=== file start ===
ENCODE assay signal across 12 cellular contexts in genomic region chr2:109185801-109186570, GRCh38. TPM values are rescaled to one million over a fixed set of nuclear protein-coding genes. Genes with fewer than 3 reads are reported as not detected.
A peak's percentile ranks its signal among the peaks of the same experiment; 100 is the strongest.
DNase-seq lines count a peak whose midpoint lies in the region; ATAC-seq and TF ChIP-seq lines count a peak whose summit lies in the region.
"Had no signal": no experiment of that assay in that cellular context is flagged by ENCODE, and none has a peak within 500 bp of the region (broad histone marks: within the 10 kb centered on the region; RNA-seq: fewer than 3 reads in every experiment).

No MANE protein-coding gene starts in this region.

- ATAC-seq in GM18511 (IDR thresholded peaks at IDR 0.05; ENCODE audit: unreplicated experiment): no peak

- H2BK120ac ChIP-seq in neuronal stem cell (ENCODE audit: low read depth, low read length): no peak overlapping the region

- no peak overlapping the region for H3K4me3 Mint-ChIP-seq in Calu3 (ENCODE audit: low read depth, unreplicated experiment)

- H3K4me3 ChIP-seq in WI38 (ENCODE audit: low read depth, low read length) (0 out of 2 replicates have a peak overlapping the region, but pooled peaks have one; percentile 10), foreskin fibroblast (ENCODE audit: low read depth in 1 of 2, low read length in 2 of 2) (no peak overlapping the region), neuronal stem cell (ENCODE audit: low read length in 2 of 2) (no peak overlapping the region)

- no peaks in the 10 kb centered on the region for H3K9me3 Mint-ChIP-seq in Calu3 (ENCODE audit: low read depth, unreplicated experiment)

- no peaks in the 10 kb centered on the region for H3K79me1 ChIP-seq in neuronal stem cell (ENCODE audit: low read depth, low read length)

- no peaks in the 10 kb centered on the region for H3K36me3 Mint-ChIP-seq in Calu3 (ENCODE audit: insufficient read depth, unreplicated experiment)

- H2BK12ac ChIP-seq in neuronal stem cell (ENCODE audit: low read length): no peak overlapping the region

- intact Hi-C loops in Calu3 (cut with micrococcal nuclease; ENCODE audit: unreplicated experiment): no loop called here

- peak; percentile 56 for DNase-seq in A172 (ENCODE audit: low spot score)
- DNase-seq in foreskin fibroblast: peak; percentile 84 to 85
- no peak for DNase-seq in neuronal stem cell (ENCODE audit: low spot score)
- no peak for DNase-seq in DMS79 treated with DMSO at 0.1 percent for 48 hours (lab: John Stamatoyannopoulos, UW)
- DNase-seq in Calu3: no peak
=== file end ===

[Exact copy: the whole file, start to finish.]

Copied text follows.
ENCODE assay signal across 12 cellular contexts in genomic region chr2:109185801-109186570, GRCh38. TPM values are rescaled to one million over a fixed set of nuclear protein-coding genes. Genes with fewer than 3 reads are reported as not detected.
A peak's percentile ranks its signal among the peaks of the same experiment; 100 is the strongest.
DNase-seq lines count a peak whose midpoint lies in the region; ATAC-seq and TF ChIP-seq lines count a peak whose summit lies in the region.
"Had no signal": no experiment of that assay in that cellular context is flagged by ENCODE, and none has a peak within 500 bp of the region (broad histone marks: within the 10 kb centered on the region; RNA-seq: fewer than 3 reads in every experiment).

No MANE protein-coding gene starts in this region.

- ATAC-seq in GM18511 (IDR thresholded peaks at IDR 0.05; ENCODE audit: unreplicated experiment): no peak

- H2BK120ac ChIP-seq in neuronal stem cell (ENCODE audit: low read depth, low read length): no peak overlapping the region

- no peak overlapping the region for H3K4me3 Mint-ChIP-seq in Calu3 (ENCODE audit: low read depth, unreplicated experiment)

- H3K4me3 ChIP-seq in WI38 (ENCODE audit: low read depth, low read length) (0 out of 2 replicates have a peak overlapping the region, but pooled peaks have one; percentile 10), foreskin fibroblast (ENCODE audit: low read depth in 1 of 2, low read length in 2 of 2) (no peak overlapping the region), neuronal stem cell (ENCODE audit: low read length in 2 of 2) (no peak overlapping the region)

- no peaks in the 10 kb centered on the region for H3K9me3 Mint-ChIP-seq in Calu3 (ENCODE audit: low read depth, unreplicated experiment)

- no peaks in the 10 kb centered on the region for H3K79me1 ChIP-seq in neuronal stem cell (ENCODE audit: low read depth, low read length)

- no peaks in the 10 kb centered on the region for H3K36me3 Mint-ChIP-seq in Calu3 (ENCODE audit: insufficient read depth, unreplicated experiment)

- H2BK12ac ChIP-seq in neuronal stem cell (ENCODE audit: low read length): no peak overlapping the region

- intact Hi-C loops in Calu3 (cut with micrococcal nuclease; ENCODE audit: unreplicated experiment): no loop called here

- peak; percentile 56 for DNase-seq in A172 (ENCODE audit: low spot score)
- DNase-seq in foreskin fibroblast: peak; percentile 84 to 85
- no peak for DNase-seq in neuronal stem cell (ENCODE audit: low spot score)
- no peak for DNase-seq in DMS79 treated with DMSO at 0.1 percent for 48 hours (lab: John Stamatoyannopoulos, UW)
- DNase-seq in Calu3: no peak